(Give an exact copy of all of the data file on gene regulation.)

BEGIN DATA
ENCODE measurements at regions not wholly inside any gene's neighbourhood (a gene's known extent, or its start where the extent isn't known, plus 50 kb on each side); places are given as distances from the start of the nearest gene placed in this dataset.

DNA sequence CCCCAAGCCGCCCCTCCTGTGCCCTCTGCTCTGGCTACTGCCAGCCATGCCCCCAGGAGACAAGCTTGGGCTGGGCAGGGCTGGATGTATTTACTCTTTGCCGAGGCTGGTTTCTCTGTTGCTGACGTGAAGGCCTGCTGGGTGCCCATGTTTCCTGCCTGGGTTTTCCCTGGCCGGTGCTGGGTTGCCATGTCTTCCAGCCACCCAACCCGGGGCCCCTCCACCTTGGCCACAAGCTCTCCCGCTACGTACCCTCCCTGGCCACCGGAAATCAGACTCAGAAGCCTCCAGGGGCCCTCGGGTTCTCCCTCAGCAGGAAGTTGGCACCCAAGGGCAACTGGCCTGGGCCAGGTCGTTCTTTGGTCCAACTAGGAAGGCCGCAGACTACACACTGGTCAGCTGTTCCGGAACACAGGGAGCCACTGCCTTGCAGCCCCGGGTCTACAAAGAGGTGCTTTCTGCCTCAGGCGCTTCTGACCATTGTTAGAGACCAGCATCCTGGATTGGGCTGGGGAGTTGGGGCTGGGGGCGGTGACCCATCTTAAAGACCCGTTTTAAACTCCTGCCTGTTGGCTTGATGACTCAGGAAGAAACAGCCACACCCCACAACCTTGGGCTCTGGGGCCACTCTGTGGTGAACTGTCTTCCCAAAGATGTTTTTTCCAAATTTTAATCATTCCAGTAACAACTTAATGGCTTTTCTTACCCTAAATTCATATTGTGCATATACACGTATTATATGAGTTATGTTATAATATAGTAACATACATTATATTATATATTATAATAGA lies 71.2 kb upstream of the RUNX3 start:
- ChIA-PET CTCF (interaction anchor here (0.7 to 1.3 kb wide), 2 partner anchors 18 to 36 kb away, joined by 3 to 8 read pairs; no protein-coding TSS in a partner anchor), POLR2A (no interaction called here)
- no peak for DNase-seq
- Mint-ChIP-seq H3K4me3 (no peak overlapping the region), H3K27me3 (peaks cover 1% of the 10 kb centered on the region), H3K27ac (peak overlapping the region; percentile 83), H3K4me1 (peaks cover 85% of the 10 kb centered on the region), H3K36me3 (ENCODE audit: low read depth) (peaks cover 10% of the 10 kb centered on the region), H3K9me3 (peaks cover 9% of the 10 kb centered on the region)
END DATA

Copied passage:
ENCODE measurements at regions not wholly inside any gene's neighbourhood (a gene's known extent, or its start where the extent isn't known, plus 50 kb on each side); places are given as distances from the start of the nearest gene placed in this dataset.

DNA sequence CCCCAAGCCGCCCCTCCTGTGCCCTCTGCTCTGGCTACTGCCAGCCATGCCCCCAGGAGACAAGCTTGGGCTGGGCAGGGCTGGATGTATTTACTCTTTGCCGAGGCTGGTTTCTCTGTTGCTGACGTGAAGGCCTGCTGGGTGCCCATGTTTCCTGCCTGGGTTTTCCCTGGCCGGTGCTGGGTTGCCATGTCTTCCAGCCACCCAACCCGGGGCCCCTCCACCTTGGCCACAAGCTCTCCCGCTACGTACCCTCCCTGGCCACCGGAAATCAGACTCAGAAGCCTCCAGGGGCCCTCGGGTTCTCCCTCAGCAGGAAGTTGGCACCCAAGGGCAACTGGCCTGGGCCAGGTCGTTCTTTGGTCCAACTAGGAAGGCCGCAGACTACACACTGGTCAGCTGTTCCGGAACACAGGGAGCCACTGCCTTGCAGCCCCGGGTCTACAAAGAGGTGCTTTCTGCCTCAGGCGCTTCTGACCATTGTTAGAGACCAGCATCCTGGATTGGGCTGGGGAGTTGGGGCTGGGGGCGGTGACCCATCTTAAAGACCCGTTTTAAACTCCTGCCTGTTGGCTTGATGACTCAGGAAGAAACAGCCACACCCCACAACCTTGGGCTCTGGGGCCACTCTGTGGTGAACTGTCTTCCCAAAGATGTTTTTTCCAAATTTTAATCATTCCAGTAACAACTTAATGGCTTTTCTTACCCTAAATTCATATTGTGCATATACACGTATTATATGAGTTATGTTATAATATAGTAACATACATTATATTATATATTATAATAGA lies 71.2 kb upstream of the RUNX3 start:
- ChIA-PET CTCF (interaction anchor here (0.7 to 1.3 kb wide), 2 partner anchors 18 to 36 kb away, joined by 3 to 8 read pairs; no protein-coding TSS in a partner anchor), POLR2A (no interaction called here)
- no peak for DNase-seq
- Mint-ChIP-seq H3K4me3 (no peak overlapping the region), H3K27me3 (peaks cover 1% of the 10 kb centered on the region), H3K27ac (peak overlapping the region; percentile 83), H3K4me1 (peaks cover 85% of the 10 kb centered on the region), H3K36me3 (ENCODE audit: low read depth) (peaks cover 10% of the 10 kb centered on the region), H3K9me3 (peaks cover 9% of the 10 kb centered on the region)